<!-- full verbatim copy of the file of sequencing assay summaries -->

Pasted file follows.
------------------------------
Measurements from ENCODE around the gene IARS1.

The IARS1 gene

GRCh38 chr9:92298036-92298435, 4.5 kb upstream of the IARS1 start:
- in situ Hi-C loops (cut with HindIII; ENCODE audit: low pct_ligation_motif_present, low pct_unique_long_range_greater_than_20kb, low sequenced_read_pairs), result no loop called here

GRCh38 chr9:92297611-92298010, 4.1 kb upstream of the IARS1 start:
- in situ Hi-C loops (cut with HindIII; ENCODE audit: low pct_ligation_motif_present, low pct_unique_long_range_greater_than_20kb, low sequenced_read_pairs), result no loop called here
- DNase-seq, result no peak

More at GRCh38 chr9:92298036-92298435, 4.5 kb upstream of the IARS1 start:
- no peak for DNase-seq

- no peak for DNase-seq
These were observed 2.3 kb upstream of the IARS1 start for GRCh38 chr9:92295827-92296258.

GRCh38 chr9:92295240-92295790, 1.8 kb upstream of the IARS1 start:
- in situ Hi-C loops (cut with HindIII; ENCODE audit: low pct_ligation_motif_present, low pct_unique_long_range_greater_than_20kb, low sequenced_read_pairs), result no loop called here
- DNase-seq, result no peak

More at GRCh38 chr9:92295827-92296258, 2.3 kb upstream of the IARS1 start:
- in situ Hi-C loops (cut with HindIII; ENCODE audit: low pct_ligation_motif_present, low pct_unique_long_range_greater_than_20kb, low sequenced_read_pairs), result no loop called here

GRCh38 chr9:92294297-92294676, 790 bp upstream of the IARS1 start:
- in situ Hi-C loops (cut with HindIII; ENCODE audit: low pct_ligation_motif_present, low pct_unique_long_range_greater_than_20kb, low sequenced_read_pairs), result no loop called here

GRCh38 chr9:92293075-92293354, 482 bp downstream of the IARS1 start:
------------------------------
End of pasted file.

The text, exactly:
Measurements from ENCODE around the gene IARS1.

The IARS1 gene

GRCh38 chr9:92298036-92298435, 4.5 kb upstream of the IARS1 start:
- in situ Hi-C loops (cut with HindIII; ENCODE audit: low pct_ligation_motif_present, low pct_unique_long_range_greater_than_20kb, low sequenced_read_pairs), result no loop called here

GRCh38 chr9:92297611-92298010, 4.1 kb upstream of the IARS1 start:
- in situ Hi-C loops (cut with HindIII; ENCODE audit: low pct_ligation_motif_present, low pct_unique_long_range_greater_than_20kb, low sequenced_read_pairs), result no loop called here
- DNase-seq, result no peak

More at GRCh38 chr9:92298036-92298435, 4.5 kb upstream of the IARS1 start:
- no peak for DNase-seq

- no peak for DNase-seq
These were observed 2.3 kb upstream of the IARS1 start for GRCh38 chr9:92295827-92296258.

GRCh38 chr9:92295240-92295790, 1.8 kb upstream of the IARS1 start:
- in situ Hi-C loops (cut with HindIII; ENCODE audit: low pct_ligation_motif_present, low pct_unique_long_range_greater_than_20kb, low sequenced_read_pairs), result no loop called here
- DNase-seq, result no peak

More at GRCh38 chr9:92295827-92296258, 2.3 kb upstream of the IARS1 start:
- in situ Hi-C loops (cut with HindIII; ENCODE audit: low pct_ligation_motif_present, low pct_unique_long_range_greater_than_20kb, low sequenced_read_pairs), result no loop called here

GRCh38 chr9:92294297-92294676, 790 bp upstream of the IARS1 start:
- in situ Hi-C loops (cut with HindIII; ENCODE audit: low pct_ligation_motif_present, low pct_unique_long_range_greater_than_20kb, low sequenced_read_pairs), result no loop called here

GRCh38 chr9:92293075-92293354, 482 bp downstream of the IARS1 start: